If you want to be told about the dangers of capitalist extremism and its dystopian results, play Final Fantasy VII. If you want to be shown, play BioShock.

These examples are a bit trite, as these are the games everyone trots out when they want to praise the future of narrative. But my point is only further validated by the fact that better examples are still very difficult to find.

Entertain to Inform

If games are going to be tackling social issues, which most narrative games seem to strive toward, there needs to be more outside influence. I don't mean outside the industry -- I mean game developers need to draw more from their daily lives and other media for inspiration.

Right now, games are too influenced by other games. People know games, and they're safe. We need to move outside the comfort zone if we're to make any impact. BioShock's reflection on Ayn Rand is a good start, and games like Civilization do a good job of simulating real-world economies and warfare, but we need more examples to point to.

A Dickens- or Fitzgerald-inspired game, properly handled, could yield amazing results -- and what about taking inspiration from an original video game work like Braid? This sort of thing is usually relegated to the Experimental Gameplay Sessions panel at GDC, but these sorts of games should actually be made.

Who Needs It?

Really, most games don't need complex narratives or themes. We insert them because we want our games to have an "awesome story," but most games fall horrifically flat here, and would be better off with simple objective screens.

In games like Halo 2 or 3, where you sometimes can't even understand what the characters are saying and the plot is needlessly convoluted, wouldn't the experience be better with no story at all?

One of the large problems is the lack of a true director or auteur. The compartmentalization of leadership in Western game companies has its serious advantages in terms of workflow, but one thing Japan still has over us is singular vision. One person truly directs the project and has the final say.

This yields both astounding successes and spectacular failures, but if nothing else, helps to point a game in a specific direction.

Broadly Narrow

I think most current games, even the hardcore ones, appeal too much to the mainstream in terms of their themes. Just as the movie 300 appeals to frat boys, so too does God of War or SOCOM.

Our blockbuster games are designed to be mainstream, even if they do only appeal to the hardcore by and large (see my previous editorial "The Hardcore Niche.")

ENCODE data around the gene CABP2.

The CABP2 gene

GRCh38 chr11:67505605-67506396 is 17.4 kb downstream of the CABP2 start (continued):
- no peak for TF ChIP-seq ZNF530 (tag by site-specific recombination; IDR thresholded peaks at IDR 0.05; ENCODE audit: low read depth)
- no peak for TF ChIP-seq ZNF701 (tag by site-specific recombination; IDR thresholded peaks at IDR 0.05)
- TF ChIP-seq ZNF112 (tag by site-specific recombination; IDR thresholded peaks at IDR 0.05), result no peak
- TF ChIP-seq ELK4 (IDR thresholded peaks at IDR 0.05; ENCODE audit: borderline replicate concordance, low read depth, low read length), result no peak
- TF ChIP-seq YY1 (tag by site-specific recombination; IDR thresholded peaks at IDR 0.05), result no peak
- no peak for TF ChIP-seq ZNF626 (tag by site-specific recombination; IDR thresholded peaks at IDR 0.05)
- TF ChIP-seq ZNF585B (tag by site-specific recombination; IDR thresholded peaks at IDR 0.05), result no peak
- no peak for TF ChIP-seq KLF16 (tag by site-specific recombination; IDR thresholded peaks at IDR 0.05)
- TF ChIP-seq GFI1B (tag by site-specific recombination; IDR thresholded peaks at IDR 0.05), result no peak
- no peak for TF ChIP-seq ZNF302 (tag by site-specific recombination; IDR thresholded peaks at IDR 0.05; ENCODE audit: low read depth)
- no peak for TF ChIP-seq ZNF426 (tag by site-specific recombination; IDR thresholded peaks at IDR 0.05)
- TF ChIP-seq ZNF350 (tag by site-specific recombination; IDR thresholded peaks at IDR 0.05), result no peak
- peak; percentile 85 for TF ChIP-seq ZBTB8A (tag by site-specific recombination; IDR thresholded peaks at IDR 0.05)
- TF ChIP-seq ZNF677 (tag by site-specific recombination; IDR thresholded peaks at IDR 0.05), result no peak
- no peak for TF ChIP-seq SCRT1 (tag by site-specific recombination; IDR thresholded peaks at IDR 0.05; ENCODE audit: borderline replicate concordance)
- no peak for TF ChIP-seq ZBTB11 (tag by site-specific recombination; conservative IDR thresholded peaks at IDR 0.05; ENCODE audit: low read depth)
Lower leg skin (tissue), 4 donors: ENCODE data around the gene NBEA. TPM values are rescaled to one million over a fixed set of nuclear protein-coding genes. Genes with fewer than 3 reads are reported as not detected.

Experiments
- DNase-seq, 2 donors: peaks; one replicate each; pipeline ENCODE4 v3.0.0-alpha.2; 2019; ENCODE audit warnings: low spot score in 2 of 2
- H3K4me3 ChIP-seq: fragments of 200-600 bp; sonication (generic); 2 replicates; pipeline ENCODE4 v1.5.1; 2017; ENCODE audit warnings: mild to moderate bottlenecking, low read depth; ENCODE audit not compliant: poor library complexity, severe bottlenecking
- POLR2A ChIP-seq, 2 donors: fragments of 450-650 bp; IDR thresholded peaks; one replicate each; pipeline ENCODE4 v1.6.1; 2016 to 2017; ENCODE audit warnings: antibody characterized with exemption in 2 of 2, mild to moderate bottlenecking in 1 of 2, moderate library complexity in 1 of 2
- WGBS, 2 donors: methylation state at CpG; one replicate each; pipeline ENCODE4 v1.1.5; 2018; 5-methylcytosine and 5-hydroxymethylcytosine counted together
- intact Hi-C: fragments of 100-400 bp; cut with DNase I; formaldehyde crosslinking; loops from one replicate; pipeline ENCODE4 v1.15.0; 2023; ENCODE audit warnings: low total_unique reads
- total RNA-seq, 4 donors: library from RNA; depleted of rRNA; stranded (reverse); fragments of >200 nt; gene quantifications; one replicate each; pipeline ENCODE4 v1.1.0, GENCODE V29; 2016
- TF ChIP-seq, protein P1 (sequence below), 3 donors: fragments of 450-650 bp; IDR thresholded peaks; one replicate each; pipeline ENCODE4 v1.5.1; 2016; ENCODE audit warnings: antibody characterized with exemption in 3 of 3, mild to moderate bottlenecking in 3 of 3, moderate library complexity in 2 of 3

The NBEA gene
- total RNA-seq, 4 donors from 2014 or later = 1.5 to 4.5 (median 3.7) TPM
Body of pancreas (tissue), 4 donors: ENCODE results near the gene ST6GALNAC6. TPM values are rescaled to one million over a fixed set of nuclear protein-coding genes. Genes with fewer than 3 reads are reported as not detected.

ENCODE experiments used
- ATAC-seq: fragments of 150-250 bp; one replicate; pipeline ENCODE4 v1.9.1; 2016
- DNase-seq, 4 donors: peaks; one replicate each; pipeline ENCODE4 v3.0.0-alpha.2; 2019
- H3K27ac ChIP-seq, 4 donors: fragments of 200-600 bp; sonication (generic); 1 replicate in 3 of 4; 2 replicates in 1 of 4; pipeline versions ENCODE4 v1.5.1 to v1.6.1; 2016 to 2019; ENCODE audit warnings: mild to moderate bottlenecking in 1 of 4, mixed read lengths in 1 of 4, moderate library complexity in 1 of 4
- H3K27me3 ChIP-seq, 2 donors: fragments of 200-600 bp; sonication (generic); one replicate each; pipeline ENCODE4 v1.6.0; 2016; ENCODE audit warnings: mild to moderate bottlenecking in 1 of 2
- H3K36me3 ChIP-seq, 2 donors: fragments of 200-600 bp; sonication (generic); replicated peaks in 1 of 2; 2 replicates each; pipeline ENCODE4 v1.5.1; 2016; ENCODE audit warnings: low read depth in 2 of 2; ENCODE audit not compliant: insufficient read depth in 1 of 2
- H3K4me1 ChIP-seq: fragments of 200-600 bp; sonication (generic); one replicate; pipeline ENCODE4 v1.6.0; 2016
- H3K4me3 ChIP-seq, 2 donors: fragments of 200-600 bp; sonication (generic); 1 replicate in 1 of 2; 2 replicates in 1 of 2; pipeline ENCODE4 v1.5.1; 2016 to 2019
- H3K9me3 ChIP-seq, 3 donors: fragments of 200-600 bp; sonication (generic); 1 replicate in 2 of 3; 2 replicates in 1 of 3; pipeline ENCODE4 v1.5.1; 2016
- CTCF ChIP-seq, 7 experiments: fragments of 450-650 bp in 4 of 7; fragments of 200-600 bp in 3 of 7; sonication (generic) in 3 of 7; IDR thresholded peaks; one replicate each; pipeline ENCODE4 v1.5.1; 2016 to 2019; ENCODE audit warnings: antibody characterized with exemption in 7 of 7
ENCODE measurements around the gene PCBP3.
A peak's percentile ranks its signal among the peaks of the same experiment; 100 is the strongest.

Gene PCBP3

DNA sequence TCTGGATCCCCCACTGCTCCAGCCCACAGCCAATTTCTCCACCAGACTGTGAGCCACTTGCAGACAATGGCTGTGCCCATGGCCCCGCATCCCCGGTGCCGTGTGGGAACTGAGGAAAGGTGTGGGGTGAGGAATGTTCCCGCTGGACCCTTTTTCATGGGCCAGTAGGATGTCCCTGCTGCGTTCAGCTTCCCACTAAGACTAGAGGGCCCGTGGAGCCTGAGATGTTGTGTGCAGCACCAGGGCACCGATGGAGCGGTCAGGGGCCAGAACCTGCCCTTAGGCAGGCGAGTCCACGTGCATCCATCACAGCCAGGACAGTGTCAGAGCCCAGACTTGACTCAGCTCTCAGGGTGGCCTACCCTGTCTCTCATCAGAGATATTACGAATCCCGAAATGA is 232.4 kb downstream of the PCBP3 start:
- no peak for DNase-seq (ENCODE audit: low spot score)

I want to believe that game developers care about more interesting things. We should be showing more of this in our games. We need to present a diversity of viewpoints, themes, and gameplay styles to the people who are absorbing and internalizing our content (when we do it right).

Last year proved that games with vision can actually be popular. So now, the only limiting factor is our own creativity.

The Independent Games Summit: A History

[This weekend, we've been updating the IGF website after the submission deadline, and while in there, I also had a chance to properly update the Independent Games Summit website. Since this is the first time the history of the Summit has been laid out, figured I'd crosspost over here.]

The Independent Games Summit, which first took place in 2007, is a forum to discuss the state of independent games at the Game Developers Conference, the largest game creation conference in the world.

It takes place alongside the pioneering Independent Games Festival at GDC, which is in its eleventh year of awarding and showcasing the best independent video games, with previous winners including Everyday Shooter, World Of Goo, Braid, Gish, Darwinia, Audiosurf, and many more.

The Summit, which will take place for the third time on March 23rd and 24th, 2009 in San Francisco, California, features lectures, postmortems and roundtables from some of the most notable independent game creators, including many former and current Independent Games Festival finalists and winners.

The latest information on the 2009 Independent Games Summit, including line-up, pass price, and recent additions is available at the official 2009 Indie Games Summit page on the GDC website. Some of the confirmed speakers for 2009's third ever IGS include Stardock's Brad Wardell (Galactic Civilizations II), 2D Boy's Ron Carmel and Kyle Gabler (World Of Goo), Jonatan 'Cactus' Soderstrom (Clean Asia, Psychosomnium), and more.

This article, part of the IGF website, exists in order to document current and previous iterations of the Independent Games Summit, linking to videos and write-ups of previous years' lectures and panels for posterity.

The 2008 Independent Games Summit

In its second iteration, the 2008 Independent Games Summit at GDC looked to highlight the brightest and the best of indie development, with discussions ranging from indie game distribution methods through game design topics, detailed postmortems of independent titles, digital distribution-centric business concepts, and much more.

The event took place on the Monday and Tuesday of Game Developers Conference 2008, February 18th and 19th, and the full lecture/panel roster is available for reading. Featured lectures included N+ co-creator Raigan Burns on rolling your own tech, Q Games' Dylan Cuthbert on creating the PixelJunk series (including the first public unveiling of PixelJunk Eden), and Introversion's Vicky Arundel (Darwinia) on indie marketing.